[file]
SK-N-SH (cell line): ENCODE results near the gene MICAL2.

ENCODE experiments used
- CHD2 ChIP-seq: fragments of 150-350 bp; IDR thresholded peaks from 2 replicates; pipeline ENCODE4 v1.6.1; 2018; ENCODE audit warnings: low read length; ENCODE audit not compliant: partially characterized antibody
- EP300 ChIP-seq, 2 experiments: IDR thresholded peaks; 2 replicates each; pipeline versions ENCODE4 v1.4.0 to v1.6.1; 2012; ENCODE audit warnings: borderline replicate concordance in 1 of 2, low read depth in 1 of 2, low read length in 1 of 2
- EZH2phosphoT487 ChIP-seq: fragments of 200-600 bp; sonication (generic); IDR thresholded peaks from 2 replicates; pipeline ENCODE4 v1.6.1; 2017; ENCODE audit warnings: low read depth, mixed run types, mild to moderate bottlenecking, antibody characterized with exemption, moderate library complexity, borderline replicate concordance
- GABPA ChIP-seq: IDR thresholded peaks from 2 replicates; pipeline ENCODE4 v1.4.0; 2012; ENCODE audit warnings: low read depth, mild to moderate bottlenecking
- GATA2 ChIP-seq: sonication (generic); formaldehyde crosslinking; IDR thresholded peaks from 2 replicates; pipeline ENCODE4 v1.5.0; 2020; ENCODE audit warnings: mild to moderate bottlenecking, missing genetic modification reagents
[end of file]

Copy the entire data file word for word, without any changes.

SK-N-SH (cell line): ENCODE results near the gene MICAL2.

ENCODE experiments used
- CHD2 ChIP-seq: fragments of 150-350 bp; IDR thresholded peaks from 2 replicates; pipeline ENCODE4 v1.6.1; 2018; ENCODE audit warnings: low read length; ENCODE audit not compliant: partially characterized antibody
- EP300 ChIP-seq, 2 experiments: IDR thresholded peaks; 2 replicates each; pipeline versions ENCODE4 v1.4.0 to v1.6.1; 2012; ENCODE audit warnings: borderline replicate concordance in 1 of 2, low read depth in 1 of 2, low read length in 1 of 2
- EZH2phosphoT487 ChIP-seq: fragments of 200-600 bp; sonication (generic); IDR thresholded peaks from 2 replicates; pipeline ENCODE4 v1.6.1; 2017; ENCODE audit warnings: low read depth, mixed run types, mild to moderate bottlenecking, antibody characterized with exemption, moderate library complexity, borderline replicate concordance
- GABPA ChIP-seq: IDR thresholded peaks from 2 replicates; pipeline ENCODE4 v1.4.0; 2012; ENCODE audit warnings: low read depth, mild to moderate bottlenecking
- GATA2 ChIP-seq: sonication (generic); formaldehyde crosslinking; IDR thresholded peaks from 2 replicates; pipeline ENCODE4 v1.5.0; 2020; ENCODE audit warnings: mild to moderate bottlenecking, missing genetic modification reagents